Friday, March 26, 2010

The Golden Rule

A few months ago, I was attending a meeting in Columbia, Maryland. When I walked out to find my car in the very crowded parking lot, I noticed a note on it. "Please forgive me. I accidently hit your car and broke the light cover. Here is my insurance information."

I was so stunned to see the note. I suppose my faith in common humanity is not that high - not high enough to expect someone who hit my car to leave a note. The damage was minimal. A tail light cover was cracked. The entire cost of repair was around $150 when the insurance check arrived. It was a small thing. Yet, the gesture was invaluable.

My car has been swiped numerous times. Parking in an underground garage is not always good for a car. In an effort to make money, garage operators typically seek to fill the garage as full as possibly. My bumpers and a few other places on my car show the impact of parking in such a place for several years now. No one else has ever left a note when they have swiped my car or my bumper. But this person did. This person recognized what he did and got out of his car, leaving his entire insurance card on my windshield.

This afternoon, I was running errands. When I finished grocery shopping, I stopped at the Post Office to mail a couple of packages. The parking spot that was available was a parallel parking spot on the driver's side - not always a side I am accustomed to parking on, and the spot was rather tight. While parking my car, I accidently scratched the car in front of me. It is a small scratch - but it is a scratch, nonetheless. My first reaction was to listen to my heart beating. My second reaction was to wonder what to do. I paused for a few moments, and then I remembered what the other person had done for me. I got out of my car and stuck my business card on the windshield with a note explaining how I had bumped the car. I apologized. I then got in my car and drove home. I now wait for the person to call.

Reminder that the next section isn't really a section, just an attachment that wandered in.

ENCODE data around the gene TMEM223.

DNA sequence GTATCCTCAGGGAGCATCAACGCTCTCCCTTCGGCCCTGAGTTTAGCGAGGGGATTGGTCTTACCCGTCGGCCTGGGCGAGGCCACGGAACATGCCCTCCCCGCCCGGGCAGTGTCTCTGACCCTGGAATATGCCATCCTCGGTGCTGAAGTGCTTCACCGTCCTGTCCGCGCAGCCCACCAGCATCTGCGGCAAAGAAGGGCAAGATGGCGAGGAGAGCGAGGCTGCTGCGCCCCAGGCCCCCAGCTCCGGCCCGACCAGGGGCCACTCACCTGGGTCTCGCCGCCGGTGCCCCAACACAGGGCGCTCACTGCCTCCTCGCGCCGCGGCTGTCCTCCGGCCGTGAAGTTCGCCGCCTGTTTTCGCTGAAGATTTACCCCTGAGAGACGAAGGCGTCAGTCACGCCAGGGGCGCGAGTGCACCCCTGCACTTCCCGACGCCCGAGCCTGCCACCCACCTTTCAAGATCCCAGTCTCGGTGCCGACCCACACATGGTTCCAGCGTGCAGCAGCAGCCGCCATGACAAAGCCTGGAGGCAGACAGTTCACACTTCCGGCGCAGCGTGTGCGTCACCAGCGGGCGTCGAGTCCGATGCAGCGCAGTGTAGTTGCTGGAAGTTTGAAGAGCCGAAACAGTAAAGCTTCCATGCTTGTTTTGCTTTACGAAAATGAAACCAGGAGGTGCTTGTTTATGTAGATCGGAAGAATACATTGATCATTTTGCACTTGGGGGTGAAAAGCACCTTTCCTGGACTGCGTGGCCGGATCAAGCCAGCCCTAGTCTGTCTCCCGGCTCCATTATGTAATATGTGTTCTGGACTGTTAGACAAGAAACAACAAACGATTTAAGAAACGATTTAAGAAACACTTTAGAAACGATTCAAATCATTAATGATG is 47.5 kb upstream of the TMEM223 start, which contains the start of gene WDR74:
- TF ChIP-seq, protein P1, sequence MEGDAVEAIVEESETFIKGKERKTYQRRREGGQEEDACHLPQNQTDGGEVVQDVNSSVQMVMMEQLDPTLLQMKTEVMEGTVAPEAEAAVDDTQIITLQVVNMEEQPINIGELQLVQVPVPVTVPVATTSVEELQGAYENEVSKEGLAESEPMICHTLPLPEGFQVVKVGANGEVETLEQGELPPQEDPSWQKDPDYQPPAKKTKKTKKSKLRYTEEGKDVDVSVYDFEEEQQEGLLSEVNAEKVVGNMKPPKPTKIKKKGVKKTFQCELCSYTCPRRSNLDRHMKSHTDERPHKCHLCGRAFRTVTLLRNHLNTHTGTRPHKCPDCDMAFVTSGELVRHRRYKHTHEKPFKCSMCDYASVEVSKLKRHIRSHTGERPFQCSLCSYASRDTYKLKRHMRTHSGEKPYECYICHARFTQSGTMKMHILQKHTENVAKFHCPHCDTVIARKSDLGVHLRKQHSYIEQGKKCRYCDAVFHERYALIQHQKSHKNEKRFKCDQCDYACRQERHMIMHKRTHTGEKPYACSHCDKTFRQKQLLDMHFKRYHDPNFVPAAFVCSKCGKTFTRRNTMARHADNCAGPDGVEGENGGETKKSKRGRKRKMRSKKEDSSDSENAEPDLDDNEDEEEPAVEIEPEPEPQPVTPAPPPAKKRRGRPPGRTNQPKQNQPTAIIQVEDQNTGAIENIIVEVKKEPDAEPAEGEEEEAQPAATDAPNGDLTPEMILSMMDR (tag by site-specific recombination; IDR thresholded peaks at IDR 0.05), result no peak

What I did today was not easy. It would have been so much easier to look around, conclude that no one saw me bump another car, and then continue on my way. It would have been easier to pretend that nothing happened and to go about my day. Yet, the person who left a note on my car showed me what is right. He went out of his way to demonstrate integrity and honesty by acknowledging his mistake.

I wonder. I wonder how much different this world would be if everyone reacted like the person who hit my car a few months ago. What would be different in this world if we readily admitted our mistakes, our shortcomings, our failures - no matter how costly the mistake? What if we all sought to do what is right - when people are looking and when no one is looking?

I have screwed up so many times and found it easier to seek to move on with my life instead of confronting my shortcomings. And while I can pretend to have buried these shortcomings or failures deep in the ground, they still have a way of resurfacing at times.

Today, I bumped a car. I scratched the bumper of someone's Honda Accord. I hate that I did it, and I don't think many people will even notice it. But, just in case...just in case, I left a note. I admitted my mistake. I asked the person to call so I can apologize and take care of it.

Thank you driver in Columbia, Maryland who hit my car. Thank you for restoring my faith in common humanity. Thank you for teaching me how to respond in similar situations.

It was one of the first things I ever learned in school. Always do unto others as you would have them do unto you.

No comments: